One season after winning Super Bowl 50, Denver Broncos coach Gary Kubiak is reportedly set to step down.

Perhaps somewhat lost among the interest in Saturday’s College Football Playoff were rumblings that Gary Kubiak might be resigning as Denver Broncos head coach. Kubiak, 55, himself did little to quell such speculation with vague remarks during the past week when asked about changes he might make to his staff after the season.

“I love this league. I love the Broncos. I love this work. I’m all in on the Raiders right now,” Kubiak told reporters, including the Denver Post‘s Cameron Wolfe. “There will be time for reflection and all of that stuff next week.”

Apparently, “all that stuff” includes stepping down as Broncos coach. According to ESPN’s Adam Schefter, Kubiak is likely to resign, largely due to his family having concerns about his health.

Earlier this season, Kubiak was hospitalized following the Broncos’ Week 5 game against the Atlanta Falcons with what was eventually diagnosed as a “complex migraine ” that resulted in weakness and extreme fatigue. Kubiak ended up missing Denver’s Week 6 Thursday night game versus San Diego, with special teams coordinator Joe DeCamillis filling in as interim coach.

That wasn’t the only health scare of Kubiak’s coaching career. In 2013, as head coach of the Houston Texans, Kubiak collapsed on the field while going to the locker room for halftime. Many feared he had suffered a heart attack, but Kubiak was eventually diagosed with a mini-stroke or a Transient Ischemic Attack. He didn’t coach the following week, and coached the Texans’ next two games from the coaches’ booth.

After stepping down as Texans head coach following the 2013 season, his family was split on whether or not he should return to work. But he took the offensive coordinator position with the Baltimore Ravens for one season before being hired as Broncos head coach.

Going into Week 17 and a matchup with the Oakland Raiders, the Broncos have had a disappointing follow-up to their Super Bowl championship. At 8-7, with a possible 8-8 or 9-7 record, Denver won’t make the playoffs and the toll of the season has apparently compelled Kubiak to re-evaluate his health and his desire to continue as head coach.

Reportedly, part of Kubiak’s decision to step down is based on an unwillingness to make staff changes, as general manager John Elway was seeking after the season ended. But according to Schefter, Kubiak’s health is the primary factor in the decision as the demands of the job have worn him down and his family is asking him to retire.

If Kubiak does step down as expected, how will the Broncos replace him? There are three in-house candidates, according to several reports. Is Joe DeCamillis in the mix after serving as interim coach in Kubiak’s absence?

Defensive coordinator Wade Phillips seems like a natural choice. Phillips, 69, was previously the Broncos head coach during the 1993 and 1994 seasons, replacing Dan Reeves. He has also been a head coach with the Buffalo Bills (from 1998 through 2000) and Dallas Cowboys (2007 through 2010). However, Phillips’ contract expires after this season and Elway may have been ready to let him go. Will he prefer someone younger as his head coach?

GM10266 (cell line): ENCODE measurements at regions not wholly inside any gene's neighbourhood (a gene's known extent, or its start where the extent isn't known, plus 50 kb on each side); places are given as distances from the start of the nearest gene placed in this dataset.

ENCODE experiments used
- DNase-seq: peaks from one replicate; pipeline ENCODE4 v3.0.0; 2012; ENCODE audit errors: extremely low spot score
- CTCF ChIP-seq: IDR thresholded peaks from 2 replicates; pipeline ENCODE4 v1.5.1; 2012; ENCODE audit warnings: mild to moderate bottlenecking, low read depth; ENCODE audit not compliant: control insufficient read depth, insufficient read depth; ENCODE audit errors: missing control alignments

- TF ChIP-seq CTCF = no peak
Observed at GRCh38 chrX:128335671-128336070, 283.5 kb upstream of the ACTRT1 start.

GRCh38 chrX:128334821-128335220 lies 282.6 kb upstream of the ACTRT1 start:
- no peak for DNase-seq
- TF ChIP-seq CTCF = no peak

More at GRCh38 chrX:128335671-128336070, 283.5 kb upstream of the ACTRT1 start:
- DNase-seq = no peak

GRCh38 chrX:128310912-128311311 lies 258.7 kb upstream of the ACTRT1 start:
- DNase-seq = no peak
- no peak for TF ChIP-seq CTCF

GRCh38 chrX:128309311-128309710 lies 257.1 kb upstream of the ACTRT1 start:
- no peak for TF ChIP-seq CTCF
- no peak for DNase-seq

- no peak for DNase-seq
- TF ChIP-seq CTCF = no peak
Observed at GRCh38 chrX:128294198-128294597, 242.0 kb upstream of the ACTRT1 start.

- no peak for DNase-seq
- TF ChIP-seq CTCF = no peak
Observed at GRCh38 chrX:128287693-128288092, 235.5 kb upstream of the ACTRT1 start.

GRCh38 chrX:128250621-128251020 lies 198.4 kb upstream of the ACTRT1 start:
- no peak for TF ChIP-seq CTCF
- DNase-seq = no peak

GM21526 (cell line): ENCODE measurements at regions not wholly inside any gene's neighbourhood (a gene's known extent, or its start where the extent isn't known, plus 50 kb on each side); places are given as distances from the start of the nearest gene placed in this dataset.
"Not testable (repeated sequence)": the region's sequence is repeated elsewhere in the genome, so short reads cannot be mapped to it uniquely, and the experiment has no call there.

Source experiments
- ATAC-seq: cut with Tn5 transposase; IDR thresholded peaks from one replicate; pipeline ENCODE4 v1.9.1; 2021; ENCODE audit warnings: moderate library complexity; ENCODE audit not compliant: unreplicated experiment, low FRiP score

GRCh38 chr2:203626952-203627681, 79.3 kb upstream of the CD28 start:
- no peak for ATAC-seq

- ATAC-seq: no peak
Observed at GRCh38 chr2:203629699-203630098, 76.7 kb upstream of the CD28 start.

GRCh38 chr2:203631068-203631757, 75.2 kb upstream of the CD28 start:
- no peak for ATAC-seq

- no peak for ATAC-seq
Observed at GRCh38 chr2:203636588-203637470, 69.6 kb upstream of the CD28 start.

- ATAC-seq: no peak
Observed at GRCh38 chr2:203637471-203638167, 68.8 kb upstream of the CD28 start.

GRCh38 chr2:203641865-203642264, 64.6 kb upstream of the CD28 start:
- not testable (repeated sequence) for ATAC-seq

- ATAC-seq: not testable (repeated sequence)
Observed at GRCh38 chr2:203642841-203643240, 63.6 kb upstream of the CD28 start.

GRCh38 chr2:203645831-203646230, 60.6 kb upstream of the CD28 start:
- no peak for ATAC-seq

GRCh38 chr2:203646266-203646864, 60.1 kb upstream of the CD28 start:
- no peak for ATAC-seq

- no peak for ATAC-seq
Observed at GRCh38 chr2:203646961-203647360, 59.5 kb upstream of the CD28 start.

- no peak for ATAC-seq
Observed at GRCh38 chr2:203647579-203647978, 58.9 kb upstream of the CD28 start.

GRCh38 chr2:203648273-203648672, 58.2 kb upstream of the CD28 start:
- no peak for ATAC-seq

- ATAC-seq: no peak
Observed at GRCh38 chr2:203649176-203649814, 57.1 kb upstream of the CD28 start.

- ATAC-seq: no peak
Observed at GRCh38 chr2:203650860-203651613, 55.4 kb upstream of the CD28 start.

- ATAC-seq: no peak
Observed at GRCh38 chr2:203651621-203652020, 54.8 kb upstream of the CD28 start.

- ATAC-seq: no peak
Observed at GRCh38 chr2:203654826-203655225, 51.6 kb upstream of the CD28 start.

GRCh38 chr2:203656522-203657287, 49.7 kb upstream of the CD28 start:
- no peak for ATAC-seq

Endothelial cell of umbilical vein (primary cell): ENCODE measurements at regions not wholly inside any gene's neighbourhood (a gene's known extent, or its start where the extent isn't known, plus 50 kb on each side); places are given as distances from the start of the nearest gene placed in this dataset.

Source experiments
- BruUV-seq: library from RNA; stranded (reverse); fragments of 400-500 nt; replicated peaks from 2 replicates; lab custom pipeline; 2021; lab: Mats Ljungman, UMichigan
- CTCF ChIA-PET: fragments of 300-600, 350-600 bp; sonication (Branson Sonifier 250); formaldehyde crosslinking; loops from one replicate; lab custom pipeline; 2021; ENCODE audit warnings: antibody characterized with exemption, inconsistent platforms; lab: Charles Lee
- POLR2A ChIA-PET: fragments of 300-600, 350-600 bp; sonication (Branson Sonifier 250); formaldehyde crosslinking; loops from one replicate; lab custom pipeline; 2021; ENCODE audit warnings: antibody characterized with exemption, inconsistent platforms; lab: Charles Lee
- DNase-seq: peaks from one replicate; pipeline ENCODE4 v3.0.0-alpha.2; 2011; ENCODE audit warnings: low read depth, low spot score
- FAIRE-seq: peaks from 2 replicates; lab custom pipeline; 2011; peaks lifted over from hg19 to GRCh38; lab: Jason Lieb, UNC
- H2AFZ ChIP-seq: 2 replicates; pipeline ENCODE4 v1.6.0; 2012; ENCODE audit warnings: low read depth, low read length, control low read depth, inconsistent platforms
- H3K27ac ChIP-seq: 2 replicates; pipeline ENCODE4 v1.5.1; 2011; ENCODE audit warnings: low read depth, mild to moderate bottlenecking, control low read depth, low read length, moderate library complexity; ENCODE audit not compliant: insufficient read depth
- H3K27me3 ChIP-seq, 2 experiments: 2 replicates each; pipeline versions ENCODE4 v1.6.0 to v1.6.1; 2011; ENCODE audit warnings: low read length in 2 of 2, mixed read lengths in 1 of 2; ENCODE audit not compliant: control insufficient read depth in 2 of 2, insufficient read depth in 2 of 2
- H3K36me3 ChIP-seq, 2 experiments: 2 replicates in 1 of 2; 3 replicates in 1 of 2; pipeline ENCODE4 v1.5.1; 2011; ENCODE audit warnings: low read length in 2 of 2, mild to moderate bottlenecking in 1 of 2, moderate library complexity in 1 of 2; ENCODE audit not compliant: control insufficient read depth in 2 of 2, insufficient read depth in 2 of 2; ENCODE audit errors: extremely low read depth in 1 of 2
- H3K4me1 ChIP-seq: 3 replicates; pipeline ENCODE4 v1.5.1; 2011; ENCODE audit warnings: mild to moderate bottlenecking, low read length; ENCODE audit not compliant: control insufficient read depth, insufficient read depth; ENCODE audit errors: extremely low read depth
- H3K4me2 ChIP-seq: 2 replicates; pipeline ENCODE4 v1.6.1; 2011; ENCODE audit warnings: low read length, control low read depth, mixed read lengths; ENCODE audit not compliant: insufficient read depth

NFL Network’s Ian Rapoport brings up another possibility in Miami Dolphins defensive coordinator Vance Joseph.

Elway reportedly wanted several changes on the offensive coaching staff, so the guess might be that he prefers an offensive-minded coach, which is what motivated Kubiak to replace John Fox after the 2014 season. However, defense has been extremely important to the Broncos’ success during the past two seasons, which includes a Super Bowl championship. So Elway might not want to tinker too much with what is currently working.

Yet that could also motivate him to hire an offensive coach that could keep most of the defensive coaching staff, if they choose to stay.

One name that will surely come up is Kyle Shanahan, currently the Atlanta Falcons offensive coordinator. Hiring the son of Mike Shanahan, who coached the Broncos to consecutive Super Bowl titles in 1997 and 1998, would certainly hold some appeal and make a nice story. Shanahan has been an offensive coordinator in the NFL for the past eight seasons, including on Kubiak’s staff in Houston. That might ease the transition somewhat, though Elway appears to expect some upheaval on the offensive staff.

But Shanahan wouldn’t just be a sentimental choice. The Falcons rank second in the NFL in total offense this season. He figures to be a top candidate for several openings throughout the NFL, notably the Los Angeles Rams’ head coaching. So Elway will have some competition for Shanahan’s services, if that’s the guy he wants. The San Francisco 49ers are reportedly ready to broom out general manager Trent Baalke and head coach Chip Kelly. Could they bring on Mike Shanahan as GM, who might then hire his son as head coach?

According to Pro Football Talk’s Mike Florio, a Shanahan regime in San Francisco won’t happen. But until those positions are officially filled, speculation will likely continue to raise it as a possibility. In which case, Elway might want to jump on Kyle Shanahan as quickly as possible, if that’s the direction he chooses to pursue.

About Ian Casselberry

Ian is a writer, editor, and podcaster. You can find his work at Awful Announcing and The Comeback. He's written for Sports Illustrated, Yahoo Sports, MLive, Bleacher Report, and SB Nation.